Well, as Monty Python pointed out, the meek have had a hell of a time*.
I had a thought last night about newspaper pay walls. It’s a very lazy thought, and I’m jumping to conclusions (hence why this is on my personal blog and not http://www.interactivecultures.org or http://www.masocialmedia.com).
It’s a jump to conclusions matt! – If you don’t get this you need to watch Mike Judge’s movie ‘Office Space’ – the image is CC licensed
The conclusion I’m jumping to is about the meek. Or more specifically, readers of The Guardian. Looks like they get to inherit the earth pretty soon, and it’s all thanks to Rupert Murdoch. Well, I say the earth, that’s a bit strong. But the meek will get to win the battle for ideas, and The Guardian will represent the mainstream common sense thinking of the UK. Here’s how we can jump to that conclusion in three easy steps:
- News Corporation has its sights fixed on putting all of their content behind a paywall, and are intent on dragging the rest of the industry in behind them (see this and so many other blogs on the subject or just read James Murdoch’s speech to the Edinburgh TV Festival).
- The Guardian will not put their online content behind a pay wall. In the 30th August 2009 Media Talk podcast from The Guardian a hung over (she hints she’s still tipsy) Emily Bell is asked outright about putting content behind a paywall and she answers quite strongly: “No, it’s a stupid idea!” (11:45 in)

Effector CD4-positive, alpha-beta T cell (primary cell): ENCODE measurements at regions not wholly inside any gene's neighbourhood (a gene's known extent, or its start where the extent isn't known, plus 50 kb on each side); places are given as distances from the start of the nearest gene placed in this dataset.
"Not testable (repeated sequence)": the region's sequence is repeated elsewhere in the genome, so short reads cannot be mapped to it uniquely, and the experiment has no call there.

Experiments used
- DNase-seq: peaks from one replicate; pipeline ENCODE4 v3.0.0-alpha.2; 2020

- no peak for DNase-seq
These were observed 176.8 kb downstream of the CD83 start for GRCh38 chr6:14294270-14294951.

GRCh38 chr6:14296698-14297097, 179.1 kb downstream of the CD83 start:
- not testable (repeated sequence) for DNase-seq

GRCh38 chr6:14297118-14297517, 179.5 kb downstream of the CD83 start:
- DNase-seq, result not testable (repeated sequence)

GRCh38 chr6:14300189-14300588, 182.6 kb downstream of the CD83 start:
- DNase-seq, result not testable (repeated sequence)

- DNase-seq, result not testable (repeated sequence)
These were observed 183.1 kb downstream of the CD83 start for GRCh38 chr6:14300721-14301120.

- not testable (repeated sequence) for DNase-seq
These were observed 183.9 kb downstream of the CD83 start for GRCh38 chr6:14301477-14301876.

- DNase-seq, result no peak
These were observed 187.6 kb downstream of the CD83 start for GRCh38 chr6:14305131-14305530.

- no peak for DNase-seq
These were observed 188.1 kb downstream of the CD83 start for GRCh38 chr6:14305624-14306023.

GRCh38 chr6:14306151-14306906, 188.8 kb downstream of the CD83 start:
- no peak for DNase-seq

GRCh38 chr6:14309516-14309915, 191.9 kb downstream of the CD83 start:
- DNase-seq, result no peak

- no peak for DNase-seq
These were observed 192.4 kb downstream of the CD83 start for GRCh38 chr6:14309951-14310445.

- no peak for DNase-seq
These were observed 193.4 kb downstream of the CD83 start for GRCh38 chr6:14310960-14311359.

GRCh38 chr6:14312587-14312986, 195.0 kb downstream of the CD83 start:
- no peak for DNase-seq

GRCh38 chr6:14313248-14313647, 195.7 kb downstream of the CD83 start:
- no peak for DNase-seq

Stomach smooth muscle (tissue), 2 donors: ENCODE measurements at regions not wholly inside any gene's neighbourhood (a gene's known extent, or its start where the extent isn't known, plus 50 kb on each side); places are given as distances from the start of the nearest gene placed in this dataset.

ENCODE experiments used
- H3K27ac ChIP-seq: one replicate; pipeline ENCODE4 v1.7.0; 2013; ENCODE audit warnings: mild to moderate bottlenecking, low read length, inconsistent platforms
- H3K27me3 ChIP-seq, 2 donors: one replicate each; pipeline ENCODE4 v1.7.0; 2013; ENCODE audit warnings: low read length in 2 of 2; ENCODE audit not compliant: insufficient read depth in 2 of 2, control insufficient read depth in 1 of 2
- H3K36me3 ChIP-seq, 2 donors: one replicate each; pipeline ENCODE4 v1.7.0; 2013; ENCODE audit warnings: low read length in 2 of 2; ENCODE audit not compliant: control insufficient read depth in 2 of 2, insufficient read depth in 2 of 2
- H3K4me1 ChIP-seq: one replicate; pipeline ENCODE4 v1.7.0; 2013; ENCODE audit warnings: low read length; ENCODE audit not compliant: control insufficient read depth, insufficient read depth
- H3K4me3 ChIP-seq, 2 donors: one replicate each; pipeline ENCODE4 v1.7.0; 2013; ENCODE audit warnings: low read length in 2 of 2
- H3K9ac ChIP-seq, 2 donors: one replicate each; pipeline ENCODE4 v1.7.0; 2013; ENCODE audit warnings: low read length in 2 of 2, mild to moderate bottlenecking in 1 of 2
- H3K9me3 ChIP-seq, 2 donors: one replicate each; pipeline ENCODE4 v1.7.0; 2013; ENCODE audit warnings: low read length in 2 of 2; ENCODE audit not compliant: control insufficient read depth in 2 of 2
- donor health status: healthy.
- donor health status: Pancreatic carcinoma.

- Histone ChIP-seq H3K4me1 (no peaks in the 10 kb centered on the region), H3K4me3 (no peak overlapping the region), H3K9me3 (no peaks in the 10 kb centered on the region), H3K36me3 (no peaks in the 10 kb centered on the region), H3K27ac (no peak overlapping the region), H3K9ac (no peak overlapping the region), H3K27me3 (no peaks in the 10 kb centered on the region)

- News Corporation’s sudden thrust towards paid content flies in the face of the other great media business ideology of our time (and by our time I mean, this summer): Free. Everyone’s been talking about Free for a number of years, and Chris Anderson has distilled all that thought into a book called Free where he says “Free” nearly every other word (and if you listen to the free Free audiobook, you can hear him pronounce the capital letter every time he says it!).
If you’re Andersonian in thought, then the logical end point of a free to consumer Guardian and BBC versus a charge to consumer everything else will be that the only voices being heard are The Guardian and The BBC.Do you remember the Yes Minister speech on who reads which newspapers? If you don’t remind yourself of what they said:
If Anderson’s right, and if News Corp and Guardian Media stick to their guns that speech will be a lot shorter:
“The Guardian is read by everybody, and the rest of the media companies closed”
Even though a meek Britain fits my personal worldview and politics quite nicely, I’m not sure how comfortable I am with pluralism committing hara-kiri so spectacularly. If you want a more thoughtful discussion on this, try my colleague Paul Bradshaw’s blog: here’s his take on paywalls.
* The cheesmakers are also quite blessed see: